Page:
“Our hospitalist group is always being asked to take on more duties, such as managing med reconciliation, taking referrals from an additional PCP group, or serving as admitting and attending physician for patients previously admitted by a different specialty (which now serves in the consultant role). For this reason, it’s necessary to steadily lower hospitalist productivity expectations over time.”
A hospitalist today probably spends a quarter of the day doing things I didn’t have to do at the outset of my career in the 1980s. So my impulse is to agree that as the breadth of our responsibilities expands, expected wRVU productivity should fall. But surveys over the last 15-20 years don’t show this happening, and the pressure to maintain productivity levels isn’t likely to let up. Rather than generating fewer wRVUs (seeing fewer patients), hospital medicine, like health care as a whole, faces the challenge of continually improving our efficiency.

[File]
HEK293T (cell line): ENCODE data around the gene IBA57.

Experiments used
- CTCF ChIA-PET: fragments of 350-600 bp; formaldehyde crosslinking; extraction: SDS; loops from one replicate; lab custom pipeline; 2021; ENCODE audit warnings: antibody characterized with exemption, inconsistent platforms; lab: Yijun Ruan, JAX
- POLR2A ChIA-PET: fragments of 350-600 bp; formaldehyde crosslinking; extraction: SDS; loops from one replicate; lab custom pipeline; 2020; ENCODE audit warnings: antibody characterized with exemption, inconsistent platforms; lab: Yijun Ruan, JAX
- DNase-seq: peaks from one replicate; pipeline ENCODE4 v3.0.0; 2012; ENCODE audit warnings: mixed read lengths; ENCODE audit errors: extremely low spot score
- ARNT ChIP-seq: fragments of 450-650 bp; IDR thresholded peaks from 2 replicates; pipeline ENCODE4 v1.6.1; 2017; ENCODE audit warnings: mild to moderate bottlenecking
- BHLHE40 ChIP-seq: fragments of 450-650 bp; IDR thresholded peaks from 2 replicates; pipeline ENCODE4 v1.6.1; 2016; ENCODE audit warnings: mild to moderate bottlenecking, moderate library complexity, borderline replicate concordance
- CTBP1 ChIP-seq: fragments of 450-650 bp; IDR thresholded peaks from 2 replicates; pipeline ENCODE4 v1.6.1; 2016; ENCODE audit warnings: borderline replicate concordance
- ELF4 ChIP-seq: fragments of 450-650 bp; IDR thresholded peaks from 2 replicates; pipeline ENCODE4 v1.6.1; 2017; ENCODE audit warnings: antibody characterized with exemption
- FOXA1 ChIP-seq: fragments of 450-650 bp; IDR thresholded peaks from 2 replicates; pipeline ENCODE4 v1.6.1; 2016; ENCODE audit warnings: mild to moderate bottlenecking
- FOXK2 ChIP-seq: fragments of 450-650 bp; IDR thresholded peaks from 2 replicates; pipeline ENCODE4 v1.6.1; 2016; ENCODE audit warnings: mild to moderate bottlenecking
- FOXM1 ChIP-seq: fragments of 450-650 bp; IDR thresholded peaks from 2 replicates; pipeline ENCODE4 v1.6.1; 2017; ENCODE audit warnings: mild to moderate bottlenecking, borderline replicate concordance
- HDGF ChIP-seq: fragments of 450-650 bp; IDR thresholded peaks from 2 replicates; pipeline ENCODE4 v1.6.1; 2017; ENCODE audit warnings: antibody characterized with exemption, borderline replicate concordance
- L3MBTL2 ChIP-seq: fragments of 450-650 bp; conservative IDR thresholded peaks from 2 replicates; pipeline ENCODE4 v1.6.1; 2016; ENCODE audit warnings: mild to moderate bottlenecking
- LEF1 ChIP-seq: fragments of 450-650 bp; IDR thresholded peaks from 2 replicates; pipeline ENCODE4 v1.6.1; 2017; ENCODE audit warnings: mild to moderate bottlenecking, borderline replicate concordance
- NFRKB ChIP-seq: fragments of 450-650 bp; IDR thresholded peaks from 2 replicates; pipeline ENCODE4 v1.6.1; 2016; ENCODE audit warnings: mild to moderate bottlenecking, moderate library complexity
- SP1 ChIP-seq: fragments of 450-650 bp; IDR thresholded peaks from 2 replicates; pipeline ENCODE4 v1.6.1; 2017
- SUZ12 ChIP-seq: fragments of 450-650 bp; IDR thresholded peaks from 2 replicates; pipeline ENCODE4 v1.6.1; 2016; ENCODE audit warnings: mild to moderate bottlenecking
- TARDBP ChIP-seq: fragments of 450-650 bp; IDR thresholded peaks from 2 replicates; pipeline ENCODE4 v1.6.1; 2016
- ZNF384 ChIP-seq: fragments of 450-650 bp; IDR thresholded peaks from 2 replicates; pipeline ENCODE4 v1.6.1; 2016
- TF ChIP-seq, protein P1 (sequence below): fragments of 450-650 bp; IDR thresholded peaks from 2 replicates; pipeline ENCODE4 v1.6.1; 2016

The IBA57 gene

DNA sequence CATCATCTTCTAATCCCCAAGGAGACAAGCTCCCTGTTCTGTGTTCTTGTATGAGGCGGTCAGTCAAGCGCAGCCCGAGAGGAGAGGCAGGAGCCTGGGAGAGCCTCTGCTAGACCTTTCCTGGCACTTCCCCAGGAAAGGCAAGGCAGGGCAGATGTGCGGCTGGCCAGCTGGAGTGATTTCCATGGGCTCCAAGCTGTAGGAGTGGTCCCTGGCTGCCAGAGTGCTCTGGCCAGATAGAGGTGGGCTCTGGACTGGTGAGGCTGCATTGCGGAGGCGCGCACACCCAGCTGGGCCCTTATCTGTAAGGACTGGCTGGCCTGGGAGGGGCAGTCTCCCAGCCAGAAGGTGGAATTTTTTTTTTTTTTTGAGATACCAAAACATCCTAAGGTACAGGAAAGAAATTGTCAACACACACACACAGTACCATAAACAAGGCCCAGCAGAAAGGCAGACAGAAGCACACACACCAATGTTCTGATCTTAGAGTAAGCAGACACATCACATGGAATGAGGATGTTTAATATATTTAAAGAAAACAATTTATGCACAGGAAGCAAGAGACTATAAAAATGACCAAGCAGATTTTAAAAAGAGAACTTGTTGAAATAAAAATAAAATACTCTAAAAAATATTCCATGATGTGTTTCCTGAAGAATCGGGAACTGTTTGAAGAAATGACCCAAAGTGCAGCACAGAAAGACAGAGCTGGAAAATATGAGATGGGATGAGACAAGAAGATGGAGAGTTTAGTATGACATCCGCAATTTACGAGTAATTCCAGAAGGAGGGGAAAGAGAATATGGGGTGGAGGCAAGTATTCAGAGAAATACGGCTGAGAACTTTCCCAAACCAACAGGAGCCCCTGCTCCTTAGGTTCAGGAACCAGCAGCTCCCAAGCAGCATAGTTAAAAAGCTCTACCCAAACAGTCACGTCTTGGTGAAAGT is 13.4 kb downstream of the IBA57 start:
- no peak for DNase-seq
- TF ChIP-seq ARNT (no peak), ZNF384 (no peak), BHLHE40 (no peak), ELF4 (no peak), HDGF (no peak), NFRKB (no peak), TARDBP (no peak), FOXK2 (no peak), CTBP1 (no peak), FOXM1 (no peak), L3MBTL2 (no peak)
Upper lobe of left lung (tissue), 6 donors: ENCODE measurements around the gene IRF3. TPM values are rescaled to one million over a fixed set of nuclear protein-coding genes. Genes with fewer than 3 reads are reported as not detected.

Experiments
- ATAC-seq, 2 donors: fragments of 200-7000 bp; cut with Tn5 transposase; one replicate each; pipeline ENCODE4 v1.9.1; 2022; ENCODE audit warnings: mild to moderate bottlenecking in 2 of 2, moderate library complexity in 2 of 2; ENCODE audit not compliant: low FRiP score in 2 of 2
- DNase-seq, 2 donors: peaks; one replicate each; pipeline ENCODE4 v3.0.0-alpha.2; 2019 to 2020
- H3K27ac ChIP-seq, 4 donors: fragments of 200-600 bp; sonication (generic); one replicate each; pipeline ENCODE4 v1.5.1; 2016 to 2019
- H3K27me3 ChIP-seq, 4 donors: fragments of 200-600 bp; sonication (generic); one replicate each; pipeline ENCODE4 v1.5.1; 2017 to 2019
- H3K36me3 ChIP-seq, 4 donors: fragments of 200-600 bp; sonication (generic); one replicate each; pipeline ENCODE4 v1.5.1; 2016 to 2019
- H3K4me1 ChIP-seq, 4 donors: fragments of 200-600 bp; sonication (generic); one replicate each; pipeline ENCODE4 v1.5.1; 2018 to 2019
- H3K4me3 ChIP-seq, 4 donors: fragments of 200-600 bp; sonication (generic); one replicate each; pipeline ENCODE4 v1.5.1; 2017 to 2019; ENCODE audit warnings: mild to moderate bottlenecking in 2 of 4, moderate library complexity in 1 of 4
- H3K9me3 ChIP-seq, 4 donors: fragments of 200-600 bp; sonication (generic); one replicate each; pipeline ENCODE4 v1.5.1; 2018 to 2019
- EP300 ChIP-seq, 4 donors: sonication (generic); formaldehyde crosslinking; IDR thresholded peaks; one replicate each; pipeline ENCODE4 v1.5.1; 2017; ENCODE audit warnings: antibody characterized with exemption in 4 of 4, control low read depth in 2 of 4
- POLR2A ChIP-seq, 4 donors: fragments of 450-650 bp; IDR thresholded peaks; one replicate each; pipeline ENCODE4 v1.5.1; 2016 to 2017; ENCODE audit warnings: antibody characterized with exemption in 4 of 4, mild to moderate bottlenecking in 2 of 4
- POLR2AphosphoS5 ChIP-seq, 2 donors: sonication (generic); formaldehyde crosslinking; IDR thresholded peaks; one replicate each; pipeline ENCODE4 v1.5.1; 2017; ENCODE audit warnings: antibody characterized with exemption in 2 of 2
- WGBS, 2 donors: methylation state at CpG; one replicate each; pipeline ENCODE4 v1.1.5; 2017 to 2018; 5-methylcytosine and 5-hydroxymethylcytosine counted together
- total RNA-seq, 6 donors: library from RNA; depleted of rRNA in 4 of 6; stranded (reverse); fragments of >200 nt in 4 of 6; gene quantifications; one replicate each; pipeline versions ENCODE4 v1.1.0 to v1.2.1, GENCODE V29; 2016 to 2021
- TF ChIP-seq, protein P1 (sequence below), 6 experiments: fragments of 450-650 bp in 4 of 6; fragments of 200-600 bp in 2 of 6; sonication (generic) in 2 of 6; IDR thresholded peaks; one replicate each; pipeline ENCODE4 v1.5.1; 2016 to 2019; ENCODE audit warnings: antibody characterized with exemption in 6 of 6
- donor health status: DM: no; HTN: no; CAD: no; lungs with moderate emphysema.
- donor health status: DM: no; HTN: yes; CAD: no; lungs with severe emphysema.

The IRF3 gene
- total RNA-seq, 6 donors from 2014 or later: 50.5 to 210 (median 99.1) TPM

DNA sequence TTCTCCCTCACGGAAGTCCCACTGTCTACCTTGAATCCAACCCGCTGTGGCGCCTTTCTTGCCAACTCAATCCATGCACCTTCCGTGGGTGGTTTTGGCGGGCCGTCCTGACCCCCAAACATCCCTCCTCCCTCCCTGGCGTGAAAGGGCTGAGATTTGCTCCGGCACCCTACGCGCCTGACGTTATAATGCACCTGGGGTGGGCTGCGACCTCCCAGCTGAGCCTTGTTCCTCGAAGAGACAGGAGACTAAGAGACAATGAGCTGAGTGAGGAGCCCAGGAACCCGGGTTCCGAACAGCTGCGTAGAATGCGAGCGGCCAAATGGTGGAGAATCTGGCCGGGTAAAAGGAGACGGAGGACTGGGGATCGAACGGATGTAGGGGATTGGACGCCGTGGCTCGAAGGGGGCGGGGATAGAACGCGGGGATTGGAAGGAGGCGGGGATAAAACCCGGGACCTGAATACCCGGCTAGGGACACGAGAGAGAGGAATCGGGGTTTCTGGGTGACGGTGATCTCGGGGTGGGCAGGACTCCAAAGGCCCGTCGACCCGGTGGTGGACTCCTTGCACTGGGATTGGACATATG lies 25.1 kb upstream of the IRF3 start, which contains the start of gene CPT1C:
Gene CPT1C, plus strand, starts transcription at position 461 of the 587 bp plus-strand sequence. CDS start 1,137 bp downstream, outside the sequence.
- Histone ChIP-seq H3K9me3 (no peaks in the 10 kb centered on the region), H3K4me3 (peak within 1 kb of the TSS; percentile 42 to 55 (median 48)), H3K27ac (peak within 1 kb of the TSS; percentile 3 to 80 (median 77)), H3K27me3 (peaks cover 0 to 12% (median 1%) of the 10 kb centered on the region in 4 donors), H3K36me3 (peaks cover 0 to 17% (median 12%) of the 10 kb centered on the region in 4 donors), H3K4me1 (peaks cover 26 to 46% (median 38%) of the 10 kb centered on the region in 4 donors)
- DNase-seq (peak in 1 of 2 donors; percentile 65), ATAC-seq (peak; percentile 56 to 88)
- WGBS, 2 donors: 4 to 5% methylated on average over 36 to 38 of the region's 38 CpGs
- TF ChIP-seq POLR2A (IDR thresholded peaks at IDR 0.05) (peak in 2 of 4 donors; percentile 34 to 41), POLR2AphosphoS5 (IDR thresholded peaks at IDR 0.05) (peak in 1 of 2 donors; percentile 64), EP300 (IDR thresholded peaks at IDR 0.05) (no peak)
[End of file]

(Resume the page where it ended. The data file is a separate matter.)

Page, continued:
“Surveys are only one frame of reference for determining expectations at my particular hospitalist group. There are other factors to consider as well.”
This is absolutely true. There may be many reasons for your group to set expectations that are meaningfully different from survey figures. Just make sure your rationale for doing so is well considered and effectively communicated to other stakeholders, such as those in finance and organizational leadership at your organization.
Dr. Nelson has had a career in clinical practice as a hospitalist starting in 1988. He is cofounder and past president of SHM, and principal in Nelson Flores Hospital Medicine Consultants. He is codirector for SHM’s practice management courses.